In the weeks since my HuffPost Highline feature on fat-shaming came out, I’ve been inundated with readers’ stories of how weight stigma affects their daily lives.
One reader told me he rarely gets overtly bullied by strangers, but their unsolicited diet advice feels even worse. Another said she leaves the room when her colleagues start talking about their new diets, because it’s only a matter of time before a woman smaller than her describes herself as “huge.” These stories of interpersonal discomfort permeate workplace and social settings, and can have serious, even deadly consequences. In perhaps the most alarming story to hit my inbox, a reader said her doctor refused to give her an MRI after she complained of chest pains, telling her to lose weight instead. Years later, when she finally talked him into giving her the test, he found a 12-pound tumor in her chest that required surgery to remove.
These personal stories, in aggregate, match a growing body of research showing that fat stigma is severe, pervasive ― and utterly overlooked by America’s public health institutions.
In an effort to circle back to some of the findings I didn’t get to include in the article, I asked Patrick Corrigan, editor of the journal Stigma and Health and author of The Stigma Effect, to help explain them. Corrigan has been working on discrimination-related issues for more than 20 years and has developed a program, “Honest, Open, Proud,” that helps members of minority groups resist and cope with stigma. He told me what’s unique about fat-shaming compared to other forms of discrimination, when to confront it and why everything we’re doing to fight it isn’t working.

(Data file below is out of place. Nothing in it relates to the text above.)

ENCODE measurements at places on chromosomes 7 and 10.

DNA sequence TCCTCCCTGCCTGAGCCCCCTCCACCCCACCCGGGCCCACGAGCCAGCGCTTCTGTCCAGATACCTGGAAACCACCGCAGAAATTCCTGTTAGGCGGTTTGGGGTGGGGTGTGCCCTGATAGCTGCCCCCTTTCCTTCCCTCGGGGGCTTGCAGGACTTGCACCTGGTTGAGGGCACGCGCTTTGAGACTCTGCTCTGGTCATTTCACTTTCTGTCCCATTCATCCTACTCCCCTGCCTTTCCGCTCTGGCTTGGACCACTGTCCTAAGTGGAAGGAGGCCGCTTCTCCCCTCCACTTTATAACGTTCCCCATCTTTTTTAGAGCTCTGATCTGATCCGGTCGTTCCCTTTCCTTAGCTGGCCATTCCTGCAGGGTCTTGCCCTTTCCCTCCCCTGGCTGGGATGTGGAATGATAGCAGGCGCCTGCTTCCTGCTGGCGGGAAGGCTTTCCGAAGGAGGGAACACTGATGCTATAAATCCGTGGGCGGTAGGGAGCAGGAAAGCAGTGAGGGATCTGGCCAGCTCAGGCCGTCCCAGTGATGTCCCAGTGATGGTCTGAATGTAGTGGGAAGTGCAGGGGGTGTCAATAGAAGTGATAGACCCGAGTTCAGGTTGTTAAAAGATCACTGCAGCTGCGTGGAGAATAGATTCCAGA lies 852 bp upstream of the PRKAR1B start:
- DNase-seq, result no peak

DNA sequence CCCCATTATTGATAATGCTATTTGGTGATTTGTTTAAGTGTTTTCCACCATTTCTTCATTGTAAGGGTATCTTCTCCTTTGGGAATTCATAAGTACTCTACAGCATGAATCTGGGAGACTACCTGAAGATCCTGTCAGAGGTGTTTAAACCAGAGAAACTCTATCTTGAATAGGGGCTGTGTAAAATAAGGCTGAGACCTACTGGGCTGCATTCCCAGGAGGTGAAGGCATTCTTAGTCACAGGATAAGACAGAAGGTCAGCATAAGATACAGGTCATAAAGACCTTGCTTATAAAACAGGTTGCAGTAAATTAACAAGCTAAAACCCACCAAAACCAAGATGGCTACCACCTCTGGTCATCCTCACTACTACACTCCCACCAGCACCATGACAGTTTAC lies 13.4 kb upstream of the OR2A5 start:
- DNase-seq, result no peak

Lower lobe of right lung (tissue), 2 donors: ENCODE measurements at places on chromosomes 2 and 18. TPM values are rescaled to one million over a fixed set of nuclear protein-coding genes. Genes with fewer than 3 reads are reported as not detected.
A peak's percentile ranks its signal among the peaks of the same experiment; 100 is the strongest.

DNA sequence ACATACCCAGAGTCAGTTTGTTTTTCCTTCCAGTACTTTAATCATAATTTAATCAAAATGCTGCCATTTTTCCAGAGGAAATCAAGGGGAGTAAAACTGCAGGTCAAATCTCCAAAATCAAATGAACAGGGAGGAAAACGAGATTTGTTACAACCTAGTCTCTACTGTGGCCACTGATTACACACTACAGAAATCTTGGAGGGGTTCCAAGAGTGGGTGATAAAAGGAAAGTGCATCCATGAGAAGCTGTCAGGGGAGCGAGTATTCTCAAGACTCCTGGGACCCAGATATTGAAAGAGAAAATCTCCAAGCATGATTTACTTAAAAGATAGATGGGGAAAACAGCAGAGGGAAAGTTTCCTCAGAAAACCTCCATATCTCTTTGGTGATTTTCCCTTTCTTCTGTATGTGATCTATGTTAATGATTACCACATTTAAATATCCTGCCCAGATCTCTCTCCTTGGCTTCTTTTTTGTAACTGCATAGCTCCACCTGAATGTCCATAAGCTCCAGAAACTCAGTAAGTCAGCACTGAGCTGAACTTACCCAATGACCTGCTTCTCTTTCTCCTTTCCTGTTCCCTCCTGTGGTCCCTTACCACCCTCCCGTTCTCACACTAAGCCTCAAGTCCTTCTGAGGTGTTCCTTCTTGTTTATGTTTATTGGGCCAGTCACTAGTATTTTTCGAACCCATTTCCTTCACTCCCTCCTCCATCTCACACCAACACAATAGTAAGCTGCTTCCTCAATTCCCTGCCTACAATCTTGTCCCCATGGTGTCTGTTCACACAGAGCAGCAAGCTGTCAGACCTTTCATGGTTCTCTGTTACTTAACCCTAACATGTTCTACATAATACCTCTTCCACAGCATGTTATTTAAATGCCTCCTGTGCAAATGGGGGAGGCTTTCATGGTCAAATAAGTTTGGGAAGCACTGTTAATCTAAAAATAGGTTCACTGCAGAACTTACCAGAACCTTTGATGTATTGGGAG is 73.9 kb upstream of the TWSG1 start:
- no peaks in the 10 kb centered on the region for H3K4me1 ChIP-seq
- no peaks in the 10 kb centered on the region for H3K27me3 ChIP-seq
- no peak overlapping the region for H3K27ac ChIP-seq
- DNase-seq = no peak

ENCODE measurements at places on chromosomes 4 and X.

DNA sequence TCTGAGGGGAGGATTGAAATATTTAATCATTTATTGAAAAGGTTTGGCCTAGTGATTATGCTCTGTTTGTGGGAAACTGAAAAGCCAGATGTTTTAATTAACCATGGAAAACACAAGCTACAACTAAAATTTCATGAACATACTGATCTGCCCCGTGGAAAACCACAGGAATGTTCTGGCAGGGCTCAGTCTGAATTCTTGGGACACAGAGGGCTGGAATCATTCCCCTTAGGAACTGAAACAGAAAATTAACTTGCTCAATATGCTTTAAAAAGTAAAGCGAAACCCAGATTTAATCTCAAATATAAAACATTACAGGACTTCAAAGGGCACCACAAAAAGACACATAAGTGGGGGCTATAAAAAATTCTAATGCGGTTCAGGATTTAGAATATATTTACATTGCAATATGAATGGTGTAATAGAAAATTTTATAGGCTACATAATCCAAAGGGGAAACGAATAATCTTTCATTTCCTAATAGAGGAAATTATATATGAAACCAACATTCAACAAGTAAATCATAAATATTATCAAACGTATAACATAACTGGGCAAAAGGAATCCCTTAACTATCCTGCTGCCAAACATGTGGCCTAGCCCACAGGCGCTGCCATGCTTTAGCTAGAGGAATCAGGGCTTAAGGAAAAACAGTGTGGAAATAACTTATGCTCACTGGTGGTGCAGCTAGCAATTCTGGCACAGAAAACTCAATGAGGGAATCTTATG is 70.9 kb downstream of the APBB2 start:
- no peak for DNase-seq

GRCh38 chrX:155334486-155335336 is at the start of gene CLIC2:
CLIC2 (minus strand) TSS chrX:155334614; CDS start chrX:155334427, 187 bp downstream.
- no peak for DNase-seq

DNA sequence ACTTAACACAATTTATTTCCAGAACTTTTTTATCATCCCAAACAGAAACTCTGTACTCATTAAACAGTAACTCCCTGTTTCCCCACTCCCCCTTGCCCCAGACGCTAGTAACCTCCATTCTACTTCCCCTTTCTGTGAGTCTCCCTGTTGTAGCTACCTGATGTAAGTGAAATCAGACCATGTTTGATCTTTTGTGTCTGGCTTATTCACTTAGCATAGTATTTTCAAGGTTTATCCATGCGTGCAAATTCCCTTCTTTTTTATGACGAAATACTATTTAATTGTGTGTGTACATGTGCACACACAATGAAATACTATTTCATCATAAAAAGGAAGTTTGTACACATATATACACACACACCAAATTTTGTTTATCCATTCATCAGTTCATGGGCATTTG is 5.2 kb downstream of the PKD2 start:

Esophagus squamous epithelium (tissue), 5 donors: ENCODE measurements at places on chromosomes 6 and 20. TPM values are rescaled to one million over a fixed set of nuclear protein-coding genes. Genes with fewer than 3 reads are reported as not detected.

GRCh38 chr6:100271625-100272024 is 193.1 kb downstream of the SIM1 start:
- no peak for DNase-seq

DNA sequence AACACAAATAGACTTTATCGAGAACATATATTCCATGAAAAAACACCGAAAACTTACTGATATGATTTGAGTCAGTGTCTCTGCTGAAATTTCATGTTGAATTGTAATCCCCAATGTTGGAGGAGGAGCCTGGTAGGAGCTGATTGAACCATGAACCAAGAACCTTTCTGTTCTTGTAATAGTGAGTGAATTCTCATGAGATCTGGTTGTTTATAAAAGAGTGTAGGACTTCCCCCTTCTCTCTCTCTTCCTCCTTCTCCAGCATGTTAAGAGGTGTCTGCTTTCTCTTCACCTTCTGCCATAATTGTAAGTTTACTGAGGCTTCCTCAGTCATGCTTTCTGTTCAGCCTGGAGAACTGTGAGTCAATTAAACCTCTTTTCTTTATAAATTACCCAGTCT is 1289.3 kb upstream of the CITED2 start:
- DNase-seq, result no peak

How do fat people differ from other minorities as far as stigma is concerned?
In stigma research we often talk about “visible” minorities, like ethnic groups, and “invisible” minorities, like people with mental illness or living with HIV. Visible minorities have to navigate a world that sees them and makes judgments instantly. Invisible minorities have to determine how and whether they want to disclose their status.
What’s interesting about fat people is that they’re a little bit of both. People see you and make judgments, but you also have to disclose your wants and needs and your individuality. What you’re demanding is equality and the recognition that bigotry is interfering with that.
As a gay guy, it sounds to me like you’re talking about a form of coming out, that moment when you choose between “I’m gonna bring this up now” and “I’ll let this one slide.” Why is it good for people to tell others what they need?
The first reason is that keeping secrets is terrible for you. We know this from the gay community and from people with mental illness. Even people who get negative reactions after they choose to come out report they they’re glad they disclosed in the long term.
For fat people, of course [coming out] looks different. There may be practical things they’re afraid to bring up, like the ways a joke is hurting them or a physical space that’s not designed for them. Or maybe they’re just tired of tiptoeing around their weight all the time and want to talk about it openly.
Another reason for disclosure is that, at the broader level, it helps reduce societal discrimination. We know that weight stigma is pervasive, and anything you can do to talk about it with your family or friends can help turn that tide. The more people who do that, the better.
One thing I can’t get over is that weight stigma appears to be getting worse, even as more people can be defined as fat.